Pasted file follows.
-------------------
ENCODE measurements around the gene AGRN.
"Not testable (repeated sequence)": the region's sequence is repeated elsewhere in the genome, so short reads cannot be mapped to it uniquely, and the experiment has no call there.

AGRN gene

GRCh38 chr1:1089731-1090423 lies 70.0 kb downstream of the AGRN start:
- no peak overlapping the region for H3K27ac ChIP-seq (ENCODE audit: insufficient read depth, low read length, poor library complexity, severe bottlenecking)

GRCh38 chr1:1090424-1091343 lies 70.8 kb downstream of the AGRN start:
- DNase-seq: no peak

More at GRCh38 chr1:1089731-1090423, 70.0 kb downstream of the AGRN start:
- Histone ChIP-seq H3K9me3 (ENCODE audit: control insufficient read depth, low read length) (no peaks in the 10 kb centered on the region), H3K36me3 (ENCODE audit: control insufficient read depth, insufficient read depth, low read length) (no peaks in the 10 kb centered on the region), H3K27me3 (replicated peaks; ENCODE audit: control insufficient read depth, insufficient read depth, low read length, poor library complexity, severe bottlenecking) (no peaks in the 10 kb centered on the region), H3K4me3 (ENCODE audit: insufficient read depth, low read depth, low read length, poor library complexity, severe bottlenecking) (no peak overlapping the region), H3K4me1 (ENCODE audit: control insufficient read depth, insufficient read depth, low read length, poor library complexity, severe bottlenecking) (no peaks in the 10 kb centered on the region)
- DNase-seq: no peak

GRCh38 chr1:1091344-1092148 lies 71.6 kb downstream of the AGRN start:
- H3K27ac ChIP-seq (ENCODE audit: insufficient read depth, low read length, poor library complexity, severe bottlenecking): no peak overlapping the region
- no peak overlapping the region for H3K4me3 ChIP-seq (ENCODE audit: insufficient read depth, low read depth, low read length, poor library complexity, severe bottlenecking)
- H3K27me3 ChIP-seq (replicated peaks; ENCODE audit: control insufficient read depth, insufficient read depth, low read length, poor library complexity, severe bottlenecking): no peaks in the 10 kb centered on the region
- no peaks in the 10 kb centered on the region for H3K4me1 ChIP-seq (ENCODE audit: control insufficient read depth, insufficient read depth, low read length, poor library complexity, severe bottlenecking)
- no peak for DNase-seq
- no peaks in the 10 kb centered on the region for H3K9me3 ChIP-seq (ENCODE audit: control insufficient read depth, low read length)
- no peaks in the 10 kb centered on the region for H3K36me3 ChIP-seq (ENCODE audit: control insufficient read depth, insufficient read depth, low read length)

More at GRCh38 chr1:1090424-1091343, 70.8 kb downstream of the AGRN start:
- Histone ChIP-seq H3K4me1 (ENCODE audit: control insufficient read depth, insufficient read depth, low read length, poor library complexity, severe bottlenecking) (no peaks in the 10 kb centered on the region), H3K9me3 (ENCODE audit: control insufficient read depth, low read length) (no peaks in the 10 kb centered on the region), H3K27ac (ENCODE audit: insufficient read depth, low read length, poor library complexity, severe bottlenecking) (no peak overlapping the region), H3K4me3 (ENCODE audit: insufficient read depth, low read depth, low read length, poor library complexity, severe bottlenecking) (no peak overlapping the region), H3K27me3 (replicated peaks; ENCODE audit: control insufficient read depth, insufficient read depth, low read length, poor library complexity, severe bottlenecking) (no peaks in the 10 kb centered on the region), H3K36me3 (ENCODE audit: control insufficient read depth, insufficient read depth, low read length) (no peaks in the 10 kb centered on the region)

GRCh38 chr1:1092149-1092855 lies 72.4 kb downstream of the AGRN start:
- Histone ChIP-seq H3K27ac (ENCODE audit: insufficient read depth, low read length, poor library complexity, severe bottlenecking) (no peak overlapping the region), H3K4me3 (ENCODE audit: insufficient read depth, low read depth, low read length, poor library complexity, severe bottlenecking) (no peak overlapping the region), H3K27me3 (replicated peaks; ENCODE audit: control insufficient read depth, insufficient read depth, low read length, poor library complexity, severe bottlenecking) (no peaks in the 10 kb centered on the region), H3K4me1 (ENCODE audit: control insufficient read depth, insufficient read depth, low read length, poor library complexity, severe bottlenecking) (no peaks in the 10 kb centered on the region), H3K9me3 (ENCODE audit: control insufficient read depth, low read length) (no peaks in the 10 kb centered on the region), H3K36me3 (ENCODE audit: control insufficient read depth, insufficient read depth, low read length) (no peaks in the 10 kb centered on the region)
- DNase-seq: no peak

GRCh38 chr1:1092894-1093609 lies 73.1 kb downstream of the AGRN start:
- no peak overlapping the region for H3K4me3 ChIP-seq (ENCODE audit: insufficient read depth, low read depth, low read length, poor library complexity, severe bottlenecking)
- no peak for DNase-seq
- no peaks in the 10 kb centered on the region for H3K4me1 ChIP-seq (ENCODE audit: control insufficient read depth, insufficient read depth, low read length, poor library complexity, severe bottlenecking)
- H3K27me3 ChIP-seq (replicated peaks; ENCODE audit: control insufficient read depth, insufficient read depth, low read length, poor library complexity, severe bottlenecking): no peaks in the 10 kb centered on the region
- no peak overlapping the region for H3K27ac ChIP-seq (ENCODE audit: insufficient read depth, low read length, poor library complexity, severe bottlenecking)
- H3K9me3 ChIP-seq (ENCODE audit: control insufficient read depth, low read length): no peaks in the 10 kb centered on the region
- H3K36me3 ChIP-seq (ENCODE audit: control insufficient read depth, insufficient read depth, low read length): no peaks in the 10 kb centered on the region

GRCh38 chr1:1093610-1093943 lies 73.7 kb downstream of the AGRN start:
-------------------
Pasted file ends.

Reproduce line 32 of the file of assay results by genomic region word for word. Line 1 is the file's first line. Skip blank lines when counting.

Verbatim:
GRCh38 chr1:1093610-1093943 lies 73.7 kb downstream of the AGRN start: